Ontario oenophiles looking for a glass of wine during the Victoria Day weekend will still have several options in the event of an LCBO strike.
With the deadline for strike action set for Friday, Ontario wineries and craft brewers are reminding people looking to stock up for the long weekend can order directly from their retail stores.
“If there is a strike customers can still get the wine directly from us,” said Tom Pennashetti, VP of sales and marketing at Cave Spring’s winery located in Jordan, Ont.
Cave Springs is one example of several wineries in Ontario who sell their products through their own retail stores located at their vineyards, in addition to liquor stores.
“There’s been a build-up of our best selling products, like our Riesling,” said Pennashetti, adding that large accounts like restaurants and bars are already stocking up ahead of possible job action by LCBO employees.
Magnotta Wineries offers another solution for people looking for an alternative to the LCBO as they operate as a private business model alongside the Alcohol and Gaming Commission.
“Customers have to realize that if the LCBO goes on strike it’s not the end of the world,” said Rossana Magnotta, President and CEO of Magnotta Winery. “We are open seven days a week and have thirteen stores across the province.”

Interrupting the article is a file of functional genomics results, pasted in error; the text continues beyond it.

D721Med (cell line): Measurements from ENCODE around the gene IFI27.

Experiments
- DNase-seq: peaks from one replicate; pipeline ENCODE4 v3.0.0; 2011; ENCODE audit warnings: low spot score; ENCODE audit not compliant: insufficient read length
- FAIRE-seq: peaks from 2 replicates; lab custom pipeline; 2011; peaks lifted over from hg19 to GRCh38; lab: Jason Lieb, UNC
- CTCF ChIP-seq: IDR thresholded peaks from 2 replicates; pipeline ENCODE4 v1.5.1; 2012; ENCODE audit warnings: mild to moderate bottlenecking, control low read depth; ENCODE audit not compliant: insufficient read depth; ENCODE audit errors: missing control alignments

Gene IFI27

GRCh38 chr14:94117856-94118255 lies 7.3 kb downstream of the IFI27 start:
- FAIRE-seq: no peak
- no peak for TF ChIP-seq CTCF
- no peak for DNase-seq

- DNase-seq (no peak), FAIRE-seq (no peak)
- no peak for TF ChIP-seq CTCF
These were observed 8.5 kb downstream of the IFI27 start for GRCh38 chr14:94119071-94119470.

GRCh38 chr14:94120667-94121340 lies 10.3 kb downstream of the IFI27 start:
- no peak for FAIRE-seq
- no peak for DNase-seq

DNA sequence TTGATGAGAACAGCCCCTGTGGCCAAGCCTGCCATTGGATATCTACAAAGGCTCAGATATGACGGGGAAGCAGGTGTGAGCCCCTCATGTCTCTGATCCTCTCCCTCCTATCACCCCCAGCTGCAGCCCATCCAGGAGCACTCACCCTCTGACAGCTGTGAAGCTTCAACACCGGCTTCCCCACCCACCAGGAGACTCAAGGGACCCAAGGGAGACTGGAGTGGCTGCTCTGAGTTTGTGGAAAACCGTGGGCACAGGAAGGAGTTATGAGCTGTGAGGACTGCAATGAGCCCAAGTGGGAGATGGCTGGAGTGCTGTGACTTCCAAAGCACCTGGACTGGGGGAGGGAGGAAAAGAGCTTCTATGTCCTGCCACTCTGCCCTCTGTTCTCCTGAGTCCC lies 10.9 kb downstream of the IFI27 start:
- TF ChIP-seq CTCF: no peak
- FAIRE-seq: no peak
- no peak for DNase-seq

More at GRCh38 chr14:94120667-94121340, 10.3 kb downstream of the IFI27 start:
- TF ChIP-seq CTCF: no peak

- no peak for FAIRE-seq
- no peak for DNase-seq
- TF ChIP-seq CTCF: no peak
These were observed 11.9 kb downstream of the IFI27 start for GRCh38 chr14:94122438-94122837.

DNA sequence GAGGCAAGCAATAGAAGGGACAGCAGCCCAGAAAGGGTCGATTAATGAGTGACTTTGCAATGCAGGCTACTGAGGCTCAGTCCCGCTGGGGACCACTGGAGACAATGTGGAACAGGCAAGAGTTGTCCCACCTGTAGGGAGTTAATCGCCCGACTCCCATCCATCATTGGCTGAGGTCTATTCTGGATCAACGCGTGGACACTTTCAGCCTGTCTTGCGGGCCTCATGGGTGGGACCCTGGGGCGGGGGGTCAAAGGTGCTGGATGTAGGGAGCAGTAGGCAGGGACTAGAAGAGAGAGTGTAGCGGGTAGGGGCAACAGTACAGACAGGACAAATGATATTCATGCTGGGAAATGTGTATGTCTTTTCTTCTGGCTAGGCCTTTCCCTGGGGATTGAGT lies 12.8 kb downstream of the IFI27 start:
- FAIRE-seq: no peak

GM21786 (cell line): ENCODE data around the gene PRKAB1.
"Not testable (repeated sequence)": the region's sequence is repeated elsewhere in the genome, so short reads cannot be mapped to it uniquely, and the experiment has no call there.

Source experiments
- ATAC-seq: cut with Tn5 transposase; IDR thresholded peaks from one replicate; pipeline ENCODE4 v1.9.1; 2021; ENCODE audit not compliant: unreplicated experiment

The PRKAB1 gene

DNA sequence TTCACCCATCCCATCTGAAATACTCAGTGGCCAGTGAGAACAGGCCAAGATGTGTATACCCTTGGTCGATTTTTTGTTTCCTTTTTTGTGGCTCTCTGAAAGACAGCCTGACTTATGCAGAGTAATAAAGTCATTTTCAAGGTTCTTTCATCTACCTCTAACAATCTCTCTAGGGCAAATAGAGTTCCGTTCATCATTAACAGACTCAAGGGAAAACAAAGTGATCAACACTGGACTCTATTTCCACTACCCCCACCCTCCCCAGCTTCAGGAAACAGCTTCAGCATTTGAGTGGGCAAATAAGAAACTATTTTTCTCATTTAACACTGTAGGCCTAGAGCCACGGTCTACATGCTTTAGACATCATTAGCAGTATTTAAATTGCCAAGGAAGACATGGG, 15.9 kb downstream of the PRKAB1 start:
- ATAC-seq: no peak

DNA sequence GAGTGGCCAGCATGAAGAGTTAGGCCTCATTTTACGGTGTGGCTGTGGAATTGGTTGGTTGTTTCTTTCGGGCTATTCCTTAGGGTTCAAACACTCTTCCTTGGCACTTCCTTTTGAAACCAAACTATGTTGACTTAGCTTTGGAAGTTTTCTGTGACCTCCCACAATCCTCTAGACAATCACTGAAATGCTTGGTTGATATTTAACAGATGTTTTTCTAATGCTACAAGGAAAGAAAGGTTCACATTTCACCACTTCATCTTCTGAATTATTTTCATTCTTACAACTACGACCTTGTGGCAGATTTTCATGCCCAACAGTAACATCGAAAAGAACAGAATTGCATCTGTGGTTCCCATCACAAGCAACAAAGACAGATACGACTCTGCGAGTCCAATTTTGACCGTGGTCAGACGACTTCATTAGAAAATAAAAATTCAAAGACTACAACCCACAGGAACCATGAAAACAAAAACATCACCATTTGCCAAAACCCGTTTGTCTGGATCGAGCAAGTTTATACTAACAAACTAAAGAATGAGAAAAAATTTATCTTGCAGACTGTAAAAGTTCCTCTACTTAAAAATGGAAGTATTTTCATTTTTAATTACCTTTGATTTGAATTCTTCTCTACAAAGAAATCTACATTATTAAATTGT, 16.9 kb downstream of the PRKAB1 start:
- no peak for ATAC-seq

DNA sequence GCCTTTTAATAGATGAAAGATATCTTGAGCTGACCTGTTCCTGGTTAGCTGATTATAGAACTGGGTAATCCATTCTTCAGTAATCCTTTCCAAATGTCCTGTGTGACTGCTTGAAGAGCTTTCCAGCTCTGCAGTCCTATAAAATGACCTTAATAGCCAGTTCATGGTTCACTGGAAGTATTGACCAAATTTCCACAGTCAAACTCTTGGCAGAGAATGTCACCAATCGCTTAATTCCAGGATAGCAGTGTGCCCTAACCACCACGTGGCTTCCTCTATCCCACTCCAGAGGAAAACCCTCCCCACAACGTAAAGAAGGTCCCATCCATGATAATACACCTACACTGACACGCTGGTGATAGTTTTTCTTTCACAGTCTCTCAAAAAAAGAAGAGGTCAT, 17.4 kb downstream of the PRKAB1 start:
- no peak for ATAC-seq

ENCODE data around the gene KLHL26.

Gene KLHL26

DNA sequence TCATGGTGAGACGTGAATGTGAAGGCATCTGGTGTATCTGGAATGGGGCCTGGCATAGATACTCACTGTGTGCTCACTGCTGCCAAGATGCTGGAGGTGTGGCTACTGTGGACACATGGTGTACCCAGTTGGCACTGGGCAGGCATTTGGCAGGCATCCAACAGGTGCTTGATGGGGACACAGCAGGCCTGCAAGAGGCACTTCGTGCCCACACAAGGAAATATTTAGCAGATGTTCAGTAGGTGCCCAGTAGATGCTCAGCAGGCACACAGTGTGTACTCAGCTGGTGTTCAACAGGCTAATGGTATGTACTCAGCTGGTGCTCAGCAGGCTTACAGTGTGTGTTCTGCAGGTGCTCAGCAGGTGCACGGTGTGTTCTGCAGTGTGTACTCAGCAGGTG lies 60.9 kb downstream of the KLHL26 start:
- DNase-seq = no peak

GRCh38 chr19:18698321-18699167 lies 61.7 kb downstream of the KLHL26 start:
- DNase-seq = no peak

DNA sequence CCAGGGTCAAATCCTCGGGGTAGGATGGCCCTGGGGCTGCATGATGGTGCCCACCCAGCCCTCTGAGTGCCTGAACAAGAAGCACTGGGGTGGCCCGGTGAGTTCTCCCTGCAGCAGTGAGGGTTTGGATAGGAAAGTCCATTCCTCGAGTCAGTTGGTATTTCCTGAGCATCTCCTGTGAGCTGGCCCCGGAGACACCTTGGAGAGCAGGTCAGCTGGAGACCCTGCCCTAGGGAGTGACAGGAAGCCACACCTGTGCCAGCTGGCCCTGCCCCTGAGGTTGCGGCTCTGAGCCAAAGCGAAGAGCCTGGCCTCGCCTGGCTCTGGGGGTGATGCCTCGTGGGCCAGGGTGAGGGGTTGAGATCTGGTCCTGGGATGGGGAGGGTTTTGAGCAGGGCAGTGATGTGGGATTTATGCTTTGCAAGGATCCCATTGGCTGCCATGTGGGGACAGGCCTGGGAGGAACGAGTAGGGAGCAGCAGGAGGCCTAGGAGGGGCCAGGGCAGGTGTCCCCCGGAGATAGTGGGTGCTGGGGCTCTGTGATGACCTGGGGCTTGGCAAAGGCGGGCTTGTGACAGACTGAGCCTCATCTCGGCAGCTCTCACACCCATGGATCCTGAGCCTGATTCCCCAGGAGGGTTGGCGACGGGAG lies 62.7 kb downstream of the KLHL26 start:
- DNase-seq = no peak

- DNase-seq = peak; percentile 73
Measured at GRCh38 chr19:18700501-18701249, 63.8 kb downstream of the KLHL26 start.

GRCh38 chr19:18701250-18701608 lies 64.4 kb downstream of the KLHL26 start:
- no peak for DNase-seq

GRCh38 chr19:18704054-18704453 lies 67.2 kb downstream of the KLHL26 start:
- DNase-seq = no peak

Magnotta, who recently purchased Kittling Ridge wines, features over 180 different products, and offer beer and spirits in addition to their wine at their Vaughan location.
Heather McGregor, a spokesperson for the LCBO, is hopeful a strike can be avoided as both sides are still at the table and negotiations are ongoing.
“We do have a plan to offer some level of service,” said McGregor, but couldn’t elaborate on the details.
“There’s no hard and fast way the union will stage a strike,” said McGregor. “Will it be a full blown strike? Will it be a rotating strike? We are kind of in defence mode right now.”
LCBO workers are represented by the Ontario Public Service Employees Union and union president Warren (Smokey) Thomas said the central focus of the ongoing negotiations is the “inequities” around part-time work.
“So far, the LCBO is ignoring the glaring wage and scheduling issues for part-time staff. This is unacceptable to us,” he said in a press release.
The contract for part-time LCBO workers expired on March 31 and OPSEU filed for a strike deadline with the province for May 17.
-with files from the Canadian Press
© Shaw Media, 2013